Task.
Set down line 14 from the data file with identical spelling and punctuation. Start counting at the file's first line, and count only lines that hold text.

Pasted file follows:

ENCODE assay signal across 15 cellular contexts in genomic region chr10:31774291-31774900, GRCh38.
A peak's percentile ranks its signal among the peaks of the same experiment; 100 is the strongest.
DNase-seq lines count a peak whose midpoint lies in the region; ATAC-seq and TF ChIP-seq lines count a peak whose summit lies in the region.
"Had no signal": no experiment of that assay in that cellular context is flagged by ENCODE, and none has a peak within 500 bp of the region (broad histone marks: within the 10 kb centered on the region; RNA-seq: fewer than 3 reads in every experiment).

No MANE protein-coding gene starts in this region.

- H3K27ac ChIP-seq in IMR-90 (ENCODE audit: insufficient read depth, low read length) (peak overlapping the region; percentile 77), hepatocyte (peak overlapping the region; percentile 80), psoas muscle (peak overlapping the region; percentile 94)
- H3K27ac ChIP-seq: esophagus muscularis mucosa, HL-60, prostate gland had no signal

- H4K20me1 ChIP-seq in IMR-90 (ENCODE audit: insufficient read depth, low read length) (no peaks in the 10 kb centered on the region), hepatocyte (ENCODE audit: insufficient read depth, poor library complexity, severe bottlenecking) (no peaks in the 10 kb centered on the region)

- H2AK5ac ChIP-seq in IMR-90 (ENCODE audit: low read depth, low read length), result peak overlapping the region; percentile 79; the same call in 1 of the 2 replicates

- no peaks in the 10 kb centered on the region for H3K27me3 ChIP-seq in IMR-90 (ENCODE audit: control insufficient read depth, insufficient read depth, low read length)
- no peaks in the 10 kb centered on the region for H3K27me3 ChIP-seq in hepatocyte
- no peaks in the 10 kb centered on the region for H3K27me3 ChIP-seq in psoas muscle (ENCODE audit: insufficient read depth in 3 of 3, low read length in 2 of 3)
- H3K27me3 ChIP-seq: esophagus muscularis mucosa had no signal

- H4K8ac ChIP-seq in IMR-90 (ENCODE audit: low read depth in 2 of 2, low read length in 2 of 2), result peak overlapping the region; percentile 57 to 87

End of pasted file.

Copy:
- H4K8ac ChIP-seq in IMR-90 (ENCODE audit: low read depth in 2 of 2, low read length in 2 of 2), result peak overlapping the region; percentile 57 to 87